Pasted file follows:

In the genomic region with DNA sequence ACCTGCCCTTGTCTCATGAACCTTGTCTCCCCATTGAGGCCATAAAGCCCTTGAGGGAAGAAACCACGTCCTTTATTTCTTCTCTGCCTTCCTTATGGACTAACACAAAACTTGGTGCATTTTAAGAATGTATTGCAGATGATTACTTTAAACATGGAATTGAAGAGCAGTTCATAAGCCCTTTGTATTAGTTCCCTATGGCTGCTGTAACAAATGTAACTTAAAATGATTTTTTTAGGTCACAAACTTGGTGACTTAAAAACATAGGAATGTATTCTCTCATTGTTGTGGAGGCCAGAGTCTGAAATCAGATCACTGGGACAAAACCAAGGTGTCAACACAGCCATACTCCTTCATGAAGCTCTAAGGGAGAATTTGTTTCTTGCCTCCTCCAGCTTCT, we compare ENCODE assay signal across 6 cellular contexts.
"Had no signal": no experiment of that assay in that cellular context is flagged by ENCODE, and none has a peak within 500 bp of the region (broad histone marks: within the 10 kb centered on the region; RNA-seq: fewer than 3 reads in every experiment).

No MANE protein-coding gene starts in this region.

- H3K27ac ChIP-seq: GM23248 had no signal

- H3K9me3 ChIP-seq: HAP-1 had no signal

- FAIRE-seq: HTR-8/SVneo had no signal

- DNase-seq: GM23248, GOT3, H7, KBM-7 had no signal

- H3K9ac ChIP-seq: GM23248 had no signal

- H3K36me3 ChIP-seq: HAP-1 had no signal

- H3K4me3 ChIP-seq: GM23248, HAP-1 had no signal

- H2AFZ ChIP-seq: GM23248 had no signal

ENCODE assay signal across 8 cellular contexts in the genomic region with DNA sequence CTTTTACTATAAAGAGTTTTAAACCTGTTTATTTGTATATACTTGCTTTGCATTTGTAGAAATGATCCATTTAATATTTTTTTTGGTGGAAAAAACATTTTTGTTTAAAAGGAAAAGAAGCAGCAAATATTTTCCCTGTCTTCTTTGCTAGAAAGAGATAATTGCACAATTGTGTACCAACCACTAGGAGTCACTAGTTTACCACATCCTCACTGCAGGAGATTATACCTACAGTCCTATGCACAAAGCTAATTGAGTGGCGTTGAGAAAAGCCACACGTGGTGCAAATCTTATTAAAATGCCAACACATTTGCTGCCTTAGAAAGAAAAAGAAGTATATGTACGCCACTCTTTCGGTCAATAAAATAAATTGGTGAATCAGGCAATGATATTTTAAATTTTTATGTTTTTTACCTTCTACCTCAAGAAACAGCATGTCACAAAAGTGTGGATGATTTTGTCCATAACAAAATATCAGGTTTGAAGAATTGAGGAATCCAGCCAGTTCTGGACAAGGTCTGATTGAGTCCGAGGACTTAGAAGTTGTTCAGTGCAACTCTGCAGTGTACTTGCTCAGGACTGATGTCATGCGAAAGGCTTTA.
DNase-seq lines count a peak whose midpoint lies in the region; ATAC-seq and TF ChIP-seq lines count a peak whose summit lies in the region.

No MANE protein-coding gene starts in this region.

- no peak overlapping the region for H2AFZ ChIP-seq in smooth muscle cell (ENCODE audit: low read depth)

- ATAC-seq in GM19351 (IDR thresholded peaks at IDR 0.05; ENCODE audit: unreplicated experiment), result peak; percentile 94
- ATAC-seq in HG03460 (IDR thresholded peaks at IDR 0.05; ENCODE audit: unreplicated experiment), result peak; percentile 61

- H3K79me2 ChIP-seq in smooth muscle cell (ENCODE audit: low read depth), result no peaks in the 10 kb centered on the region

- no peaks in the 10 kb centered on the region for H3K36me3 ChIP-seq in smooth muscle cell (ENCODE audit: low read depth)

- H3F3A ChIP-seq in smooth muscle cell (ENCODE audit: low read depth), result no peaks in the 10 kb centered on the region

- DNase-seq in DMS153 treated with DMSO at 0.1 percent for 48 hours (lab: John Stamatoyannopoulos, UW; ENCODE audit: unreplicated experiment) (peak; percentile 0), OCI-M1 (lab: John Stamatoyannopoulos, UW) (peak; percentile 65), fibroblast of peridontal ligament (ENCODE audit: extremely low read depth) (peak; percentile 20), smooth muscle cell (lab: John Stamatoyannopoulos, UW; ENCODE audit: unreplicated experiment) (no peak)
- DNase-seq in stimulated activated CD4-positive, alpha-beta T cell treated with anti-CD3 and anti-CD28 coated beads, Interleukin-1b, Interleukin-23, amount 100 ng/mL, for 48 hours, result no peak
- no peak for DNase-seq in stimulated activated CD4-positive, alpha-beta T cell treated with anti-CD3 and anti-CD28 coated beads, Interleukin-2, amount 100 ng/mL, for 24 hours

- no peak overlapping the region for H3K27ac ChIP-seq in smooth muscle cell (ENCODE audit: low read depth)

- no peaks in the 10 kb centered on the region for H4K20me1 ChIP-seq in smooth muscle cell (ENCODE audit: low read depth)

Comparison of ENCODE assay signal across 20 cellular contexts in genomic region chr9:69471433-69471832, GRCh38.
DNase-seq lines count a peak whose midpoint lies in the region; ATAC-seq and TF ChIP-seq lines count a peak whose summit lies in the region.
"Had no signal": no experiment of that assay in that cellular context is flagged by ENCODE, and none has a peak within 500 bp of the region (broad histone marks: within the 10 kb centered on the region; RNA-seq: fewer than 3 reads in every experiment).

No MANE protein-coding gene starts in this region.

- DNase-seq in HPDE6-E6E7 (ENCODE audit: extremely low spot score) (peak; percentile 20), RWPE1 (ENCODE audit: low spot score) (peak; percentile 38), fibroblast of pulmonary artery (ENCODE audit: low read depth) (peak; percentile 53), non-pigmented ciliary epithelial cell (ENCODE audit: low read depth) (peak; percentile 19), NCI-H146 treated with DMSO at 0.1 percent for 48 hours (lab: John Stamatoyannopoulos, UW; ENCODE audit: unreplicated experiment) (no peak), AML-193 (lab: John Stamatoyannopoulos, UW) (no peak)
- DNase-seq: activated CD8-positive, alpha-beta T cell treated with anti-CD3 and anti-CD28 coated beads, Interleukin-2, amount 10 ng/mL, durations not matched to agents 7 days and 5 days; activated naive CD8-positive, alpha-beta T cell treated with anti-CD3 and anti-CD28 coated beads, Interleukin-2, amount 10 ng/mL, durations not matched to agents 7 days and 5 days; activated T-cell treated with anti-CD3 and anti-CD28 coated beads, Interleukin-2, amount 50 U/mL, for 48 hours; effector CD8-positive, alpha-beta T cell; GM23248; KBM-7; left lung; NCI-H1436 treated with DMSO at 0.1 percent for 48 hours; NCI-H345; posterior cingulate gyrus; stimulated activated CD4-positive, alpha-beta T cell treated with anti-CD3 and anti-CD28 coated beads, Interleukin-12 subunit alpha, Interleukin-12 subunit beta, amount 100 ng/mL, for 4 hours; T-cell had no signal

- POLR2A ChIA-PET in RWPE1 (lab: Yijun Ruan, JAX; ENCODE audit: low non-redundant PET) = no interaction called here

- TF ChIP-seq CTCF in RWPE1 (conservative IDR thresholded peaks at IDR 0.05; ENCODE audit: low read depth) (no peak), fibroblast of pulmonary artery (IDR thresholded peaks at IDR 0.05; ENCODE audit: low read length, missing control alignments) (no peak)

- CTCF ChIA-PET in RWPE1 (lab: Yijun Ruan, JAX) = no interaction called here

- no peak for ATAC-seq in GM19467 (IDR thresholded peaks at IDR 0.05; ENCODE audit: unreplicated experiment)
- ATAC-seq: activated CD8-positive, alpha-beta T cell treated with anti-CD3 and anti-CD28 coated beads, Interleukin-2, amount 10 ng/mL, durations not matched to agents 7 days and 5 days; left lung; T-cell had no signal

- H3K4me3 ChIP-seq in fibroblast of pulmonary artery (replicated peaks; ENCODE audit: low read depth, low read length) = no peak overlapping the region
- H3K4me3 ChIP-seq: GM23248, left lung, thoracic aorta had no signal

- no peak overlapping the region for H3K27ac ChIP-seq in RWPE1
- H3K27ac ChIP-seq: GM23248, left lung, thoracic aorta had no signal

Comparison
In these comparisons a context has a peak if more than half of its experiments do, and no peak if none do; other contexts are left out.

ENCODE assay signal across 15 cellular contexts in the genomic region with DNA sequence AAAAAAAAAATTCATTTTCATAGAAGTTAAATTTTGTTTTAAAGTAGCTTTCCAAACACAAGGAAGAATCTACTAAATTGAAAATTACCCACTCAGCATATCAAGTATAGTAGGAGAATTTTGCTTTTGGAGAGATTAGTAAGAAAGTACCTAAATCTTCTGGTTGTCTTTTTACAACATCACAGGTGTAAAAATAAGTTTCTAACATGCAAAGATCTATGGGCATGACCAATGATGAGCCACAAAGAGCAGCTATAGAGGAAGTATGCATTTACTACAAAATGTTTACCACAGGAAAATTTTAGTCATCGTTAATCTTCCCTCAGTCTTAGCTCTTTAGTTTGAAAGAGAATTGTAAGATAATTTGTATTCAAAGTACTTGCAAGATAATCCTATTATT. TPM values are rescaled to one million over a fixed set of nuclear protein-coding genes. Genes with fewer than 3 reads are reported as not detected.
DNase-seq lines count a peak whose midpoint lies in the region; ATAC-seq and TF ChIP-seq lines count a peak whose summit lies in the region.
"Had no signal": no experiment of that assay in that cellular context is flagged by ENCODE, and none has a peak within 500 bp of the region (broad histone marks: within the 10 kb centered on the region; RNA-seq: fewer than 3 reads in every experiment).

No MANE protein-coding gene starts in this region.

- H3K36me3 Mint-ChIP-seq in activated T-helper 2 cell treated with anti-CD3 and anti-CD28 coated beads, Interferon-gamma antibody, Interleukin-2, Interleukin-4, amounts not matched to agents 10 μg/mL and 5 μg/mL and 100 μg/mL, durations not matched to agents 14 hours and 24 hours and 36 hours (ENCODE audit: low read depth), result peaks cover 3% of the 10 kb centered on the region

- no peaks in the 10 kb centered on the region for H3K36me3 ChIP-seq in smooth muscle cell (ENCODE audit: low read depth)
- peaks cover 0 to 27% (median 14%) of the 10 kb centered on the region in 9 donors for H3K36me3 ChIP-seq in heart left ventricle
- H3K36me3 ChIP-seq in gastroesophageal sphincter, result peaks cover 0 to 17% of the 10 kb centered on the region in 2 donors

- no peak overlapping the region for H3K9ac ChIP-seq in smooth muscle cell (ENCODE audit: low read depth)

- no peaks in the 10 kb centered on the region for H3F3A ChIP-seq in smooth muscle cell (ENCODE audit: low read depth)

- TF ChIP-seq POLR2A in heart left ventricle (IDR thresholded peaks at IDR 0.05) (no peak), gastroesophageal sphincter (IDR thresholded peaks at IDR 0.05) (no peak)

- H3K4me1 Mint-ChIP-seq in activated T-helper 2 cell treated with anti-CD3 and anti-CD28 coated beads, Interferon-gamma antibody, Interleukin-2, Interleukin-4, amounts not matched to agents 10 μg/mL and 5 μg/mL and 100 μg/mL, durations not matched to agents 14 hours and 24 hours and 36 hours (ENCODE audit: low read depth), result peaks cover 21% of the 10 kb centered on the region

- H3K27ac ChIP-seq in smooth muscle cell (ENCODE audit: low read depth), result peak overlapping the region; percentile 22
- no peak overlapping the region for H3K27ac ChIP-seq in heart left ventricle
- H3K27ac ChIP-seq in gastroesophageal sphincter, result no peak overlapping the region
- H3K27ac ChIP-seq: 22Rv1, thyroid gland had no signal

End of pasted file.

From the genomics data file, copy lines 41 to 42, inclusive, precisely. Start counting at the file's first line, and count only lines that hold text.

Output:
Comparison
In these comparisons a context has a peak if more than half of its experiments do, and no peak if none do; other contexts are left out.